Nuclear war was averted during the 1962 Cuban missile crisis "only thanks to the bravery of the Cuban people and the hard line and decisive measures taken by the Soviet Union," says a standard history textbook for high school seniors in the Soviet Union.

The conflict was prompted by "American imperialists," it says, and there is no mention of Soviet missiles on Cuban soil.

The book, "Contemporary History (1939-1984)," states that the atomic bombings of Hiroshima and Nagasaki were not "dictated by military necessity" but meant "to frighten all the peoples of the world and force them to bow their heads to the mighty U.S. The fate of the Japanese aggressors was decided not by atomic bomb blasts but by the actions of the Soviet armed forces."

While Americans may object to the ideological tone of this and other Soviet texts, Soviet and U.S. experts involved in a recent study agreed that American textbooks also are riddled with problems in their treatment of the Soviet Union.

They said U.S. textbooks often overlook Soviet cultural achievements, virtually ignore the Soviet Union's role in fighting Nazi Germany and mistakenly refer to Vladimir Ilyich Lenin, the Soviet revolutionary hero, as "Nikolai Lenin."

"It would be like calling George Washington 'Harry.' We wouldn't take well to that," said State Department geographer George Demko, a participant in the study.

As the summit approaches, U.S. and Soviet educators and scholars have been quietly assessing each other's school textbooks. While the U.S.-U.S.S.R. Textbook Study Project may reflect the current spirit of cooperation between the superpowers, its findings underscore an enormous gulf of misunderstanding.

"There is a lot of language in these {American} books that is just plain gratuitous, insulting. In theirs, too," said project member Janet Vaillant, associate director of the Soviet and East European Languages and Area Center at Harvard University.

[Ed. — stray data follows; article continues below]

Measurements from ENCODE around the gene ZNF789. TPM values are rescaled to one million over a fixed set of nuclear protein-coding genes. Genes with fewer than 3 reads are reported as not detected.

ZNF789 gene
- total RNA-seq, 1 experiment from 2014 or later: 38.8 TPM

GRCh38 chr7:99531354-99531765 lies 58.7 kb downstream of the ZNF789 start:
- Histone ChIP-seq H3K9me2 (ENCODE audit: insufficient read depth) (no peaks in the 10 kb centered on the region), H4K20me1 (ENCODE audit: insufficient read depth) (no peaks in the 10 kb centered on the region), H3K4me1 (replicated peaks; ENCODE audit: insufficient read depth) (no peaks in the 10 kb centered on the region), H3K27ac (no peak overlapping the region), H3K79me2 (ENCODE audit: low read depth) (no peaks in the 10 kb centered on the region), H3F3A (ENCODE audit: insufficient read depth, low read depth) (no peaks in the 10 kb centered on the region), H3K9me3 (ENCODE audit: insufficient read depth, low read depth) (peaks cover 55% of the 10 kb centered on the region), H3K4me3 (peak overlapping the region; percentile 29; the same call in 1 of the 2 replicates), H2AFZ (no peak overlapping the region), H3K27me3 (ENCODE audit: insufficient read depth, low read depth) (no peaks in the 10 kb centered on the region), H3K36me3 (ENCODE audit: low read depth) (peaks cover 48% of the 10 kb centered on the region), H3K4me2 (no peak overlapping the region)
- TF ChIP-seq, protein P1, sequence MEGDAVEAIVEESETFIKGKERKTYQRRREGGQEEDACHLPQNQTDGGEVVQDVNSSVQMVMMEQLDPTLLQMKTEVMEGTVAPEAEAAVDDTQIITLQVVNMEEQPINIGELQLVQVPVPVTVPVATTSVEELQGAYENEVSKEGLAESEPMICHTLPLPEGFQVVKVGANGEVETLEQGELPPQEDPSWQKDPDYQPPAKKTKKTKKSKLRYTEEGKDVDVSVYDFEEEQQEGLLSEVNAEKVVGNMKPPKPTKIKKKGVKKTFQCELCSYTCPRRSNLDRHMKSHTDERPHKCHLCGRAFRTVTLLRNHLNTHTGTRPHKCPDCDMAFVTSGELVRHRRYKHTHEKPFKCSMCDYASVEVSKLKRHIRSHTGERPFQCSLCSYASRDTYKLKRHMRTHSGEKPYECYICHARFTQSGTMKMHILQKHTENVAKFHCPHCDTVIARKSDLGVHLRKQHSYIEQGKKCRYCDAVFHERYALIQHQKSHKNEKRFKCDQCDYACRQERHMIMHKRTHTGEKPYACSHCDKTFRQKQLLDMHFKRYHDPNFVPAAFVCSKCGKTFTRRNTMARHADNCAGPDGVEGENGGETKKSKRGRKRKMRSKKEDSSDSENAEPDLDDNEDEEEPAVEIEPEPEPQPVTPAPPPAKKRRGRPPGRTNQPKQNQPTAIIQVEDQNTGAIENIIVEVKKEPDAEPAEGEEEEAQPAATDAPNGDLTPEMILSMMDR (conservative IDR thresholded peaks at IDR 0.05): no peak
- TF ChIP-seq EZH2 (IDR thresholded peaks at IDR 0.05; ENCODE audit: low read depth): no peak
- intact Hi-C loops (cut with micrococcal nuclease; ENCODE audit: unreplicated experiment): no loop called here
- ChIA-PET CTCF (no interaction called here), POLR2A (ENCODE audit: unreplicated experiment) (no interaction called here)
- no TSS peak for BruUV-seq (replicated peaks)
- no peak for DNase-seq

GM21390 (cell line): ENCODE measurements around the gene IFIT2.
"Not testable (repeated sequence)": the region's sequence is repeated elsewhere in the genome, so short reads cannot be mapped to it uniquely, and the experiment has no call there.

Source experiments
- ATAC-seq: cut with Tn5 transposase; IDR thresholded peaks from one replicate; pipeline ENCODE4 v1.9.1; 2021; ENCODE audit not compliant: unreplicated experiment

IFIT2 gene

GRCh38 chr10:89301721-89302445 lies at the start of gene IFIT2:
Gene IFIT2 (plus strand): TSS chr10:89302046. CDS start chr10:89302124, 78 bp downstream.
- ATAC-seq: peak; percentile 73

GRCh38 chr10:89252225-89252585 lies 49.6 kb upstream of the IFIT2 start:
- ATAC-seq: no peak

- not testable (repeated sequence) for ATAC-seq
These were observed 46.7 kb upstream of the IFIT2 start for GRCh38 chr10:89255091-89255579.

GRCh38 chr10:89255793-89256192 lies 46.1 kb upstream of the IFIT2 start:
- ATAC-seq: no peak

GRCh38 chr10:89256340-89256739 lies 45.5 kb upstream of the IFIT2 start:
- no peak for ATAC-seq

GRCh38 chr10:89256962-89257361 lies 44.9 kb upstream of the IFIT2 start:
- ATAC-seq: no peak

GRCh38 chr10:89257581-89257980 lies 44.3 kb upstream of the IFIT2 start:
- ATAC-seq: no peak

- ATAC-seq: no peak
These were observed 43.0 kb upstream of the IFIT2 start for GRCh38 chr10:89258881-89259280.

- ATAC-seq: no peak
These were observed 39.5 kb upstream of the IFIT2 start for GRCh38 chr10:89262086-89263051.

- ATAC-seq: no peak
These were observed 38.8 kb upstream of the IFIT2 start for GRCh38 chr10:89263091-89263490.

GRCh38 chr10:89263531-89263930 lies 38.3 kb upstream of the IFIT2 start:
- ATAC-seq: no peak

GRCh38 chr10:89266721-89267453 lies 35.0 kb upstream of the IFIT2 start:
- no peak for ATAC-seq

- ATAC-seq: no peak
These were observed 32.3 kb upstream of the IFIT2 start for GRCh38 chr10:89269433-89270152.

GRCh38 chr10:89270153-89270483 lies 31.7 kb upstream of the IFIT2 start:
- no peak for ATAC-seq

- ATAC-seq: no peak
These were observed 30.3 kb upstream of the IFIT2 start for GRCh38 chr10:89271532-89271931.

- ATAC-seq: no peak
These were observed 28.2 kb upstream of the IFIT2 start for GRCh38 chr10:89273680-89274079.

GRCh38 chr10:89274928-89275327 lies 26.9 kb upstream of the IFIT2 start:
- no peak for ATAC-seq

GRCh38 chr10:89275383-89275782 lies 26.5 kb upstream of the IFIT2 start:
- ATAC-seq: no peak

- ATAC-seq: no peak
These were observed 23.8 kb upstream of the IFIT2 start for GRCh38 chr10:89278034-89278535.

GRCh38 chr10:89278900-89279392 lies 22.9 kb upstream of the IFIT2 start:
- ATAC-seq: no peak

Given education-reform movements in both countries and the current spirit of glasnost, or openness, in the Soviet Union -- where ninth and 10th grade history texts are being rewritten in a national reexamination of history -- educators have expressed hope that the study could lead to broader textbook revisions, correcting inaccuracies and softening Cold War rhetoric.

The stakes are high. While consumers of textbooks are children, far from the centers of power, educators agree that school texts can have a profound impact in forming attitudes.

"Where do Americans get their impressions of foreign cultures? From textbooks in elementary and secondary school and the media," Demko said. Textbooks must accurately impart another culture's subtleties, he said.

But the way American and Soviet textbooks are now written, children in the two countries "come away thinking Stalin still runs the Soviet Union, and we still hang blacks," he said.

Like diplomatic relations between the superpowers, the textbook project has had a fitful history. It was initiated in 1977 by the Soviet Ministry of Education and several private organizations in the United States, suspended two years later in the wake of the Soviet invasion of Afghanistan and resurrected last year as part of a cultural exchange.

Last month, seven Americans and nine Soviets -- led by Grigoriy Sevastianov of the Institute of World History at the Soviet Academy of Science -- met near Racine, Wis., to critique junior and senior high school geography and history books. The delegates plan to produce a written report in several months, but problems and issues they raised are clear. Many echoed articles and reports released in 1981 after their initial meetings.